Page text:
Gandhi exposing himself to public and claiming that his life is a open book has made people from every field to analyse him from multiple angles. His strong propositions on brahmacharya, upavas, satyagrah, life of hardship, simple living, food system, eradication of untouchability, trusteeship, education and several other views have been subject to critical analysis. He is discussed on his perspectives on religion, women, modern science, oppressed class far more than anybody, by multi-disciplinary team that lessons of a simple life by an innocent man is missed.
Here is an effort to sketch the elusive Mohan as perceived by his wife Kastur. As we go down the memory lane, we need to make conscious effort not to situate the incidents in the present ecosystem. There are vignettes followed by their analysis and interpretation. I have struggled to keep me out of analysis – as woman / wife and a Gandhi admirer. I acknowledge the resources I used from different websites and two authors Dr Aparna Basu of Kasturba Gandhi and Dr H S Anupama author of I am Kastur.
Vignette 1 Two children got engaged and got married as teenagers. Kastur was given enough lessons in her maternal home as to how to behave after marriage. Mohan was no less in imposing restrictions on his wife. He made several rules in an effort to keep her in his control, one of which is “you can’t go anywhere without my permission’. Listen to me, keep quiet, you don’t know, frequented to the utter irritation of Kastur. But Kastur had her way and did what she wanted to do leading to fights. Once when Kastur went to temple with Puthlibai, Mohan scolded Kastur for not taking permission from him. Kastur asserted “who is elder, you or your mother? Why should there be permission from you to go with the elder of the family? Since then he stopped restricting her.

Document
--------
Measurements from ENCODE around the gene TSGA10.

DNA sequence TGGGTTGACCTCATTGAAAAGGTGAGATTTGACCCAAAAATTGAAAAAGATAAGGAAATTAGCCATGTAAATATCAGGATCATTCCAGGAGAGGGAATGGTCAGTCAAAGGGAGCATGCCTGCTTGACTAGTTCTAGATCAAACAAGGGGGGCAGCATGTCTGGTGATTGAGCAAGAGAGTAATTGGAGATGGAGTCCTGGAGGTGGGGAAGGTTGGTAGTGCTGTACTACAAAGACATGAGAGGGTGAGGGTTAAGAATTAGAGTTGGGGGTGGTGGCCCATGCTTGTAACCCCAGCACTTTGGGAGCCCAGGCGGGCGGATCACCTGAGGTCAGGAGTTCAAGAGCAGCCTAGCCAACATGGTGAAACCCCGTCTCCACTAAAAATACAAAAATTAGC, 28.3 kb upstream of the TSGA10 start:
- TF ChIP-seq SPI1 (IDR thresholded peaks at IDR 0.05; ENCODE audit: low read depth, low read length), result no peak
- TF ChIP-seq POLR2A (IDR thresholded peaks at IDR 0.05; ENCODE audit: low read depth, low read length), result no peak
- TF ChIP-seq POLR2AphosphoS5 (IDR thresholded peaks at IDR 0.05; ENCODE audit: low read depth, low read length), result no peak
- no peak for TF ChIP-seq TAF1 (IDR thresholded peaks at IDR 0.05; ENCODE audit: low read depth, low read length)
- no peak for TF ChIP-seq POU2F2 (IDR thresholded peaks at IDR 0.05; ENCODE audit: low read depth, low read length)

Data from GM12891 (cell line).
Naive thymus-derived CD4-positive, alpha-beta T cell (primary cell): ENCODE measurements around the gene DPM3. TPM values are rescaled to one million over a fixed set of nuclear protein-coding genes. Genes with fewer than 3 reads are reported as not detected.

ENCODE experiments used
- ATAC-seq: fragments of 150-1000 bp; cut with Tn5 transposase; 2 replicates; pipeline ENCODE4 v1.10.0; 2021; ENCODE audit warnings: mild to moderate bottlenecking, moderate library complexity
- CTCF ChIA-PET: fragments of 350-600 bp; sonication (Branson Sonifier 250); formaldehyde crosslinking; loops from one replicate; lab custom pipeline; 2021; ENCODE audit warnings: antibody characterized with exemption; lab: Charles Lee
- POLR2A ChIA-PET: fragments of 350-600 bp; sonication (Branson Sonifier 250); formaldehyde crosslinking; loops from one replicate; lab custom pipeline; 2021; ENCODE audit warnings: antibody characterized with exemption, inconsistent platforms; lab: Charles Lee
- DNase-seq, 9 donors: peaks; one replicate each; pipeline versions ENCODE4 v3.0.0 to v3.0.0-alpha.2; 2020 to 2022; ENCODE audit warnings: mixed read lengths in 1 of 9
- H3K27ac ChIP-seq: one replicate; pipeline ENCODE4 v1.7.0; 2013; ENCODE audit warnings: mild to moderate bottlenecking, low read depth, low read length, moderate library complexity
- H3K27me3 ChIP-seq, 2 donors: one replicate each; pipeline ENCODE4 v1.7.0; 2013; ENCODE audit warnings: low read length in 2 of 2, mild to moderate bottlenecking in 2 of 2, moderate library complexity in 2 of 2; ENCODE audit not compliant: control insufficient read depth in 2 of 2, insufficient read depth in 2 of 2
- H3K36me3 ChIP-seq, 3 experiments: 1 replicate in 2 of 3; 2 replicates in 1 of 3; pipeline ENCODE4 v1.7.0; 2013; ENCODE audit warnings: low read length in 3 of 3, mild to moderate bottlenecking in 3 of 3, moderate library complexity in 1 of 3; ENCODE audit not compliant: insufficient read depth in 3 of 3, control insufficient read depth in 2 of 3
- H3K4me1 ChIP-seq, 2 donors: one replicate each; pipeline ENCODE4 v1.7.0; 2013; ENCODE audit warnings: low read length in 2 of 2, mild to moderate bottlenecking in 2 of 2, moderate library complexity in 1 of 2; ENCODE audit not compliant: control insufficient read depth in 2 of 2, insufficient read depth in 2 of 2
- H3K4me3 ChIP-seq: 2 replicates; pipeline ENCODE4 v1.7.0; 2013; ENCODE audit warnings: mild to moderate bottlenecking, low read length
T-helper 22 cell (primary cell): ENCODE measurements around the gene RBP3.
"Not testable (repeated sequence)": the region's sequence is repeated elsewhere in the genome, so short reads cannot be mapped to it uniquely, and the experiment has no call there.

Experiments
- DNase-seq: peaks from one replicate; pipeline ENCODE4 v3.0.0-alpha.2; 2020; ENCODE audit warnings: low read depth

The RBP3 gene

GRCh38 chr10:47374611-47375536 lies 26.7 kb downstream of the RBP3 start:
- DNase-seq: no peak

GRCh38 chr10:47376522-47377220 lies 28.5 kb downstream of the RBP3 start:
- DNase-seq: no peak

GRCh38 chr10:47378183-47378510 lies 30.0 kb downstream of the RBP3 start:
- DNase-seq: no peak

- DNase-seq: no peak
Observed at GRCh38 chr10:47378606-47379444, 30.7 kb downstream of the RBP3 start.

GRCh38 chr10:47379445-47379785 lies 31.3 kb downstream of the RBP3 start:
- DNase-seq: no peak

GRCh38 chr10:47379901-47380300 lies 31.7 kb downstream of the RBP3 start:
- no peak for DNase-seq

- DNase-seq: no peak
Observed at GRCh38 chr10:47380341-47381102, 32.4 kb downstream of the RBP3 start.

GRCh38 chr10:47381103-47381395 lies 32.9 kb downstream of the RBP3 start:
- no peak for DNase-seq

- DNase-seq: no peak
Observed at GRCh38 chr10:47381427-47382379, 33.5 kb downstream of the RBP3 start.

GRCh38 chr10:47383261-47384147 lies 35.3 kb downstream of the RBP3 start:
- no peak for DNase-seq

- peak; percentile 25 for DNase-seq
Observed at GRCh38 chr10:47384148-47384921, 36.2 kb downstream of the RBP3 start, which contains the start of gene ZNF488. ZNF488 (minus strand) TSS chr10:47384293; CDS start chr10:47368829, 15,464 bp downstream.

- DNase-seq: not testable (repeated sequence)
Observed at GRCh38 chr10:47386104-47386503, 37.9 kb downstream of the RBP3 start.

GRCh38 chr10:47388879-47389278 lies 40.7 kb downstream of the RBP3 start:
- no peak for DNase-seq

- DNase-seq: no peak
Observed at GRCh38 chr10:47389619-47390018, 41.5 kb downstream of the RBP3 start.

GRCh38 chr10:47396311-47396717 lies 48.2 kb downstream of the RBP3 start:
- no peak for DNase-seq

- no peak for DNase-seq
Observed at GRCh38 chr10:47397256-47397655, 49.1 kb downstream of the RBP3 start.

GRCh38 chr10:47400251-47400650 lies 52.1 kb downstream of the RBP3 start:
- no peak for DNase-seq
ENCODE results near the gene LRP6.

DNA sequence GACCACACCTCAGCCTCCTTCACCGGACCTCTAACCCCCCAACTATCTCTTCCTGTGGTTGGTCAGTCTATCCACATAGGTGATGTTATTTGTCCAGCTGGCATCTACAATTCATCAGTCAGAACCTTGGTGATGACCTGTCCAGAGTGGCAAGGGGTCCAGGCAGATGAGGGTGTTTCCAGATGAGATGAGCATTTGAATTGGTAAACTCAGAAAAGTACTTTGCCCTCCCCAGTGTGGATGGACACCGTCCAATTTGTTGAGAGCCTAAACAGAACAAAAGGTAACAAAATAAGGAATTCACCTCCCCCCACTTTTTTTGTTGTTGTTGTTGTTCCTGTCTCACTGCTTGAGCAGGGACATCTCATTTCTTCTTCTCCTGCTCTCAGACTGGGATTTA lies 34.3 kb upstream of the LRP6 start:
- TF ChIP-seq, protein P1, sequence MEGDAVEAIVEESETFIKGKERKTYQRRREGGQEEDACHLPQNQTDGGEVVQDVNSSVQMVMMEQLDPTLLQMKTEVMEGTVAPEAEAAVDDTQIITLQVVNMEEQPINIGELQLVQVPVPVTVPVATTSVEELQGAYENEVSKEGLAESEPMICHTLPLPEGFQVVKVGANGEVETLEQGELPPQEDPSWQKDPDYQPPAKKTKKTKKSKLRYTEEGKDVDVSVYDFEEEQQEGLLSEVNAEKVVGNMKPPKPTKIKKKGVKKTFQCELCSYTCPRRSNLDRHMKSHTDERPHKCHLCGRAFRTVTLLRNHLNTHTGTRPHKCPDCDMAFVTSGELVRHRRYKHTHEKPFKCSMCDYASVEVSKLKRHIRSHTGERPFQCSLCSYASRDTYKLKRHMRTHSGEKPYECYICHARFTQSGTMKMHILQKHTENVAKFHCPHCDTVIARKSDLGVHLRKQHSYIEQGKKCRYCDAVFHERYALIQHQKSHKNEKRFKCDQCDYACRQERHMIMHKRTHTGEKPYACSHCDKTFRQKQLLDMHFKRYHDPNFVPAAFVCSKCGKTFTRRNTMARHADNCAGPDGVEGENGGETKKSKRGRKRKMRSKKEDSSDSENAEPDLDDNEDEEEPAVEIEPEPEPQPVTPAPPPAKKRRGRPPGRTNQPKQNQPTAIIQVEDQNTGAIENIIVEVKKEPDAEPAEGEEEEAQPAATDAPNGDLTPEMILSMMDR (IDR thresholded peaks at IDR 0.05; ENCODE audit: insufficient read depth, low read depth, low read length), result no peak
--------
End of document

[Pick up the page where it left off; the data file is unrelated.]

In a social milieu rooted in inequalities and gender stereotype, a husband was questioned by a wife!!! But this did not mobilize Mohan to harness on the gender based stereotypes and structural and institutional inequalities against Kastur to manipulate the reality, rather it made him reflect on the episode to begin accepting individualism. Mohan could see neither a wife nor a woman in Kastur, but an individual.
Vignette 2. While in South Africa every one in the house had to take turns to do the work. A friend of Mohan was staying with them and Kastur could not accept to clean the toilet of the guest and expressed her reluctance to do so. Mohan got so angry that he pulled Kastur out of the house saying choose to stay or go away, I will not tolerate this differentiation towards others. Kastur though cried initially, gained courage to ask Mohan are you not ashamed of putting me out of the house in a foreign land? The angry man suddenly stopped his screaming. Both realised their mistakes and apologised with each other. That was the last time Mohan showed his anger on his wife. Mohan realised that his behaviour was very cheap to punish an individual when they are vulnerable.
This instance revealed to Mohan how abusers mobilize structural vulnerabilities related to race, nationality, and sexuality; and institutional inequalities against victims to erode their realities. These are cruel tactics to rely on the association of vulnerability with irrationality. Kastur mirrored Mohan of his action being opposite to the cause he is fighting in South Africa.
Gandhi understands that pain is not just in jail tortures and physical insults, pain is also in humiliation and subjugation of the vulnerable. It is for that pain that Gandhi speaks again and again. His biography is towards his strive to become Bapu: the caring perosn for all. A figure that truly wants to embrace humanity, not “being human in the shadows worldly pleasures and inborn weaknesses”.